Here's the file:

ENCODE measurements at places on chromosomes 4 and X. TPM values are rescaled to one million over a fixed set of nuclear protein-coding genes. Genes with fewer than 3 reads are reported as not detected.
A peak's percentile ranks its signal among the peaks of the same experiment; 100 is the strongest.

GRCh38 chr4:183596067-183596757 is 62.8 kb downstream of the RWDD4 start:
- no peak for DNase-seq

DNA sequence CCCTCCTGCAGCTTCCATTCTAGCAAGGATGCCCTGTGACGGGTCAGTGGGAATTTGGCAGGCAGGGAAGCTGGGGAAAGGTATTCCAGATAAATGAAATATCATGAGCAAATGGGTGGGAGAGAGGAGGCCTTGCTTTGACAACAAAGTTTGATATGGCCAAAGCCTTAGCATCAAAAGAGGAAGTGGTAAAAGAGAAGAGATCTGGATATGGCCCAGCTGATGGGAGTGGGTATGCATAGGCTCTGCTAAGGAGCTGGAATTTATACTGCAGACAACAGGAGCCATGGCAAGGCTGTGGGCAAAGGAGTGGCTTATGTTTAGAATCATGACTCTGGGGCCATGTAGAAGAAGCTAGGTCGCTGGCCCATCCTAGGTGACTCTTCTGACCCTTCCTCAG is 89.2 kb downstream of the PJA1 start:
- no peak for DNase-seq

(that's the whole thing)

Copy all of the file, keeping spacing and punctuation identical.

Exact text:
ENCODE measurements at places on chromosomes 4 and X. TPM values are rescaled to one million over a fixed set of nuclear protein-coding genes. Genes with fewer than 3 reads are reported as not detected.
A peak's percentile ranks its signal among the peaks of the same experiment; 100 is the strongest.

GRCh38 chr4:183596067-183596757 is 62.8 kb downstream of the RWDD4 start:
- no peak for DNase-seq

DNA sequence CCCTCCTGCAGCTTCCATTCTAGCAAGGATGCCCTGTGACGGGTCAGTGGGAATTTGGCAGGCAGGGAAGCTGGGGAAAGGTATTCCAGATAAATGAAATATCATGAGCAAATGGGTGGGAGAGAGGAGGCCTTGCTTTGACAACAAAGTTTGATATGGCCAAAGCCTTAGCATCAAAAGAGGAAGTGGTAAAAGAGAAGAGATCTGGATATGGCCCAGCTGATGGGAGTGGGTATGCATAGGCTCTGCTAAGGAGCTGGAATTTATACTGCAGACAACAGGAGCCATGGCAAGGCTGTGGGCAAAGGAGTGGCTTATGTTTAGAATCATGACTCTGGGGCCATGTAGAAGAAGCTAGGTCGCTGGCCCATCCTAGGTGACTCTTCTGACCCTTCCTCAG is 89.2 kb downstream of the PJA1 start:
- no peak for DNase-seq